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In my never-ending quest for fortune and glory, I’ve had to look at a lot of agents.  And there are a lot of agents out there, many who are fabulous, some who are…not so much.  It can be a daunting process if you’re not sure what you should be looking for, but here are a few characters to watch out for, and maybe avoid.


Nothing against old-fashion gents.  Or ladies, for that matter.  Doctor Peabody has been an agent since before your mum was born, and he likes to do things properly, in the old-fashioned way.  This means that, while the Good Doctor will be scrupulously polite and professional, he doesn’t have any truck with newfangled things like “websites” or email, and good luck with trying to talk to him about social media, e-book platforms or DRM.  Even with the help of the whizzy world-wide web, publishing moves at a snail’s pace.  Unless you are an old-fashioned guy (or gal) who likes getting all your communication by letter and doesn’t mind printing out enough mss paper to deforest a small African country, this agent might not be suitable for you….



Unwilling-To-Share Ursula wants to have an exclusive look at your novel, but Ursula also has a “no response means no” policy, and a response (or not response) time of 6-24 months.  Which means, in effect, that if you send it to her, you can’t really send your book anywhere else for TWO WHOLE YEARS, just in case she says yes.  She could have decided to say no within 30 seconds of opening your email, but she won’t tell you that…  Only try Ursula if you have infinite reserves of patience.



“Pleas send your manuscript in 12 point time new roman as a File attatchment….”

Beware of spelling mistakes, typos, poor grammar etc on an agents website (yes, I have seen some howlers. No, I’m not sharing names).  If an agent or publisher hasn’t taken the care to proof read what’s on their site, they’re not the best advert for their books which, you would hope, would be well written and spell checked at the very least.  Typos on an agents website are a warning that they might not be as meticulous as you’d like them to be.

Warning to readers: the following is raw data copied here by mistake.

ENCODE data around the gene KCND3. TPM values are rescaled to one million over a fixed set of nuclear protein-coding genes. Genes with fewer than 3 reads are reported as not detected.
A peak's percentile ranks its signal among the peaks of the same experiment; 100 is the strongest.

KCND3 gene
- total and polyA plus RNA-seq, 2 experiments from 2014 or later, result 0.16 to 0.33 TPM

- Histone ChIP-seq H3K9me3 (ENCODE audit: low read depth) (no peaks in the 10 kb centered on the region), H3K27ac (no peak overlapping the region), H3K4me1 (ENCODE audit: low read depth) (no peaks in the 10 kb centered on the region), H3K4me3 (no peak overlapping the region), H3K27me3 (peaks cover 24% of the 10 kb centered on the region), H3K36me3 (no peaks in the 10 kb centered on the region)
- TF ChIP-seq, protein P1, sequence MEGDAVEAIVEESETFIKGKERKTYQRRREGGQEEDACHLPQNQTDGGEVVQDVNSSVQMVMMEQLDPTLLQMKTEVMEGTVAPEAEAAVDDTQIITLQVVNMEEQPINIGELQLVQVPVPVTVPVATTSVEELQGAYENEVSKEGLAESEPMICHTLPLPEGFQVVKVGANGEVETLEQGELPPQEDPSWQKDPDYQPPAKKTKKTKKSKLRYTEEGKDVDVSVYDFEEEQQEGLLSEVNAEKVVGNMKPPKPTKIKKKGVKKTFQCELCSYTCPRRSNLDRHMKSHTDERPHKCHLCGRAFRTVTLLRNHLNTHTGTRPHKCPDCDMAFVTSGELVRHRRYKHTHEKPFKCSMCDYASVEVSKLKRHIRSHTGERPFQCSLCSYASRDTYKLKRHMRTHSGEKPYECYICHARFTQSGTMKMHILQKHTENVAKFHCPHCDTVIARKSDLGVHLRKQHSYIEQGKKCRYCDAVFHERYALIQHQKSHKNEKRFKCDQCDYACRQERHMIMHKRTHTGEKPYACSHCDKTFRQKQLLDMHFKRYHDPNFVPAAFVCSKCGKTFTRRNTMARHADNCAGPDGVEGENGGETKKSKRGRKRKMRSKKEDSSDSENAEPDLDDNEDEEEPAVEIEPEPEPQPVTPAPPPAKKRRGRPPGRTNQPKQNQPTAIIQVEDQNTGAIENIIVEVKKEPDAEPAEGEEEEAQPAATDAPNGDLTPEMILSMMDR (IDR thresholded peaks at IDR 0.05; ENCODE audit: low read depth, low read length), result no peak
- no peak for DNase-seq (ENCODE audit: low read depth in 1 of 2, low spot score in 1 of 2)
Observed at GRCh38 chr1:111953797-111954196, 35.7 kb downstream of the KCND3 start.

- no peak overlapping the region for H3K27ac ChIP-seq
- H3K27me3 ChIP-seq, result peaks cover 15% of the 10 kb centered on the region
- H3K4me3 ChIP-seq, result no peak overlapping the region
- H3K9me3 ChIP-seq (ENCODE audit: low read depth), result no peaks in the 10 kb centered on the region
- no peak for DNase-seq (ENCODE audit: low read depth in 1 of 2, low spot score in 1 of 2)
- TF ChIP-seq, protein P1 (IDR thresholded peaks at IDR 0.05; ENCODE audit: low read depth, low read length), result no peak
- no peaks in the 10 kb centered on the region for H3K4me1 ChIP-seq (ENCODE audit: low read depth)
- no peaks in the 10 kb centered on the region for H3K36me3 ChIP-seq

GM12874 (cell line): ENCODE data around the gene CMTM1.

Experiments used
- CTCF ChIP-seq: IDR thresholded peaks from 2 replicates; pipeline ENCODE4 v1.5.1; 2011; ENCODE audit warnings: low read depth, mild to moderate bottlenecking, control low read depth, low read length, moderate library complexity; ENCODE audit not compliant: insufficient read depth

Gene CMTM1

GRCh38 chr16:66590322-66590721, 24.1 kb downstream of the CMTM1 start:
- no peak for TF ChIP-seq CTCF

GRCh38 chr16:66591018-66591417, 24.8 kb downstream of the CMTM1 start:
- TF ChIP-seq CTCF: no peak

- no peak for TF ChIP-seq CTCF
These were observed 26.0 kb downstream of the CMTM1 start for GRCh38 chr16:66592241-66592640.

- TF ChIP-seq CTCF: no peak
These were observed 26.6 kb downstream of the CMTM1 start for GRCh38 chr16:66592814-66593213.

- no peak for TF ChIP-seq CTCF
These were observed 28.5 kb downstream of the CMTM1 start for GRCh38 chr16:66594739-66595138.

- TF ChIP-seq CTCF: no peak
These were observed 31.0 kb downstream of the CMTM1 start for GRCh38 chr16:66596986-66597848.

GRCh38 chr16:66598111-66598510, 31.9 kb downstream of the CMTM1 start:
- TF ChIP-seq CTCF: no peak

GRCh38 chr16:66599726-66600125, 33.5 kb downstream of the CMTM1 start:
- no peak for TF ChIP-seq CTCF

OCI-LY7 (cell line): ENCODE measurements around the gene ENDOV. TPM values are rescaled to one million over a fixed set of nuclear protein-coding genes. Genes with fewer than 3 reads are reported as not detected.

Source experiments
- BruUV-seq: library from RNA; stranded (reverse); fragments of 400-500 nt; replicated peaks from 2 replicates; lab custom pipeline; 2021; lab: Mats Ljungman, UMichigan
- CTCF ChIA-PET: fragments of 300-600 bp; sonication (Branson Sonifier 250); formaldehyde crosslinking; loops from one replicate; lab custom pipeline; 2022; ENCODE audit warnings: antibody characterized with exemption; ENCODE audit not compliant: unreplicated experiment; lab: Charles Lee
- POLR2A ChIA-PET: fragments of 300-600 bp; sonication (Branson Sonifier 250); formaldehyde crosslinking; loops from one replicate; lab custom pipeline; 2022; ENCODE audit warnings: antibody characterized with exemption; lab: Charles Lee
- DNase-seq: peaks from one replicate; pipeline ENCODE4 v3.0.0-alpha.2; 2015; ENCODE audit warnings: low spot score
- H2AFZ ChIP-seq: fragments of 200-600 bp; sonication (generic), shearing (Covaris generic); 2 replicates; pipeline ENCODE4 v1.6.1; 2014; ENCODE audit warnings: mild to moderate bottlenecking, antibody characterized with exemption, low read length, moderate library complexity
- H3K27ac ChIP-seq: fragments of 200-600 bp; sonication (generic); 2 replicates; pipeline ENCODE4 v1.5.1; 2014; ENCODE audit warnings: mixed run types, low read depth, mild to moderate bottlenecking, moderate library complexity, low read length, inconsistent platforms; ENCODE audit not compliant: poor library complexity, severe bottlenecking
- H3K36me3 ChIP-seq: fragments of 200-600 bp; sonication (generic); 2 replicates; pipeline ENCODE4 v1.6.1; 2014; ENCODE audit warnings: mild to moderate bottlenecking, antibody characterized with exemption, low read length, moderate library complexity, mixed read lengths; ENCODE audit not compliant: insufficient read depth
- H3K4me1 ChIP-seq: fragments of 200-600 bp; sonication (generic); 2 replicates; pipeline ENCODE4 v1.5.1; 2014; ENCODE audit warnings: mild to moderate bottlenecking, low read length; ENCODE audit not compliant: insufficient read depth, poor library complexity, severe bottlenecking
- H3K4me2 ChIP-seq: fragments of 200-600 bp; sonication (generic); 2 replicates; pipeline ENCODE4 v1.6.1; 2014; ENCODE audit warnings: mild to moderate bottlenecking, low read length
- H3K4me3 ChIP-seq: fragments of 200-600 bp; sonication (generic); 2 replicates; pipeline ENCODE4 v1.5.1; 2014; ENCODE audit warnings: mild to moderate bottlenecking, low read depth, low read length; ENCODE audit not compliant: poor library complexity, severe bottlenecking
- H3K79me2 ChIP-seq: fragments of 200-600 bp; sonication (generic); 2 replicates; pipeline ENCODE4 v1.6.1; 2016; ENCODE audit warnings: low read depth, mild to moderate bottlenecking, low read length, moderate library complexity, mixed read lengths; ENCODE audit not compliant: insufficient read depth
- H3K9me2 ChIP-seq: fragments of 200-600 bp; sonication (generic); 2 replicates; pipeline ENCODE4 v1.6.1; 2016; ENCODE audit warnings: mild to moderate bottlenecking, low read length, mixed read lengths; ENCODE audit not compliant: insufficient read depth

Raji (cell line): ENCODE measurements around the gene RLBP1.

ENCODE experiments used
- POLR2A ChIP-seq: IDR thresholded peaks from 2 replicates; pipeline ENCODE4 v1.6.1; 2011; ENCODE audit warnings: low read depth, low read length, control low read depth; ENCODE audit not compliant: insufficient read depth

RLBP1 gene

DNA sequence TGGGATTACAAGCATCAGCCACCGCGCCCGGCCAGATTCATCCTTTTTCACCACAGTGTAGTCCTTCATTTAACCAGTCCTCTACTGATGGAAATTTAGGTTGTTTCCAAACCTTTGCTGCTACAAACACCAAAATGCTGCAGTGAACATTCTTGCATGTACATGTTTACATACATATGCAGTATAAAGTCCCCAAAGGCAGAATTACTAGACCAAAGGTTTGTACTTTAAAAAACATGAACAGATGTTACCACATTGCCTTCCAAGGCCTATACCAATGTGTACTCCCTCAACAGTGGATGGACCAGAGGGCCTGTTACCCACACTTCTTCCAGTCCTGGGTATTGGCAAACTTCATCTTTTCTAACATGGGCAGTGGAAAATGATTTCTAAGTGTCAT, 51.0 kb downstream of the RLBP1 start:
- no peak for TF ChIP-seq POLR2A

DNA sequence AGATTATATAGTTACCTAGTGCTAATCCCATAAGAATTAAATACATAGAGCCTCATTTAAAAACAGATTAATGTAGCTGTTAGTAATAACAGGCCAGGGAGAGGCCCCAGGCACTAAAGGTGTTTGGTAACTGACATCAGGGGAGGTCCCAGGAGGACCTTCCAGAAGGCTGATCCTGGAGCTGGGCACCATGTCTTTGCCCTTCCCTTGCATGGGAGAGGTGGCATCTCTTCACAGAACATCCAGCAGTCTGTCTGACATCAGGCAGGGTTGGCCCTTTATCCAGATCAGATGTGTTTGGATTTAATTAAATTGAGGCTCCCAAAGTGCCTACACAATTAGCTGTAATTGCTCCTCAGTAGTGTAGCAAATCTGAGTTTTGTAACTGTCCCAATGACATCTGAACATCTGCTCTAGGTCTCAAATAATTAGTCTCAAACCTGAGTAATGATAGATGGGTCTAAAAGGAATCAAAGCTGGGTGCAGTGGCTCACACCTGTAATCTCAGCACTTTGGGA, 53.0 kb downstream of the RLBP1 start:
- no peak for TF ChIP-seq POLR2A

(Typos on an author’s blog, btw, are fine 😉  Just so you know….)



Beware of any website that asks you for money for any reason.  Double beware of ANY publishing related website that asks for money up front.  In fact, unless you have taken the deliberate decision to self-publish through a reputable source like Createspace or Lulu, if any publisher or agent asks for money up front, run for the hills, because it’s a scam.  Whatever they promise for your £300 / £500 /£1000 – YOU WILL NOT GET IT.  A reputable agent (and contrary to this post, there are many, many reputable agents out there) will take an agreed percentage of your earnings, WHEN you earn them.  The golden rule – money should flow (or trickle) towards the creator.  You, the writer, should never be obliged to pay out to be published unless you have chosen to do it yourself.  No matter what friendly Mr Bright Hymen Coolbaby tells you, giving him £500 will not get your books on to the shelves of Waterstones, but it will help him buy a new yacht, the Gullible Sucker.  And why should he have all the yachts?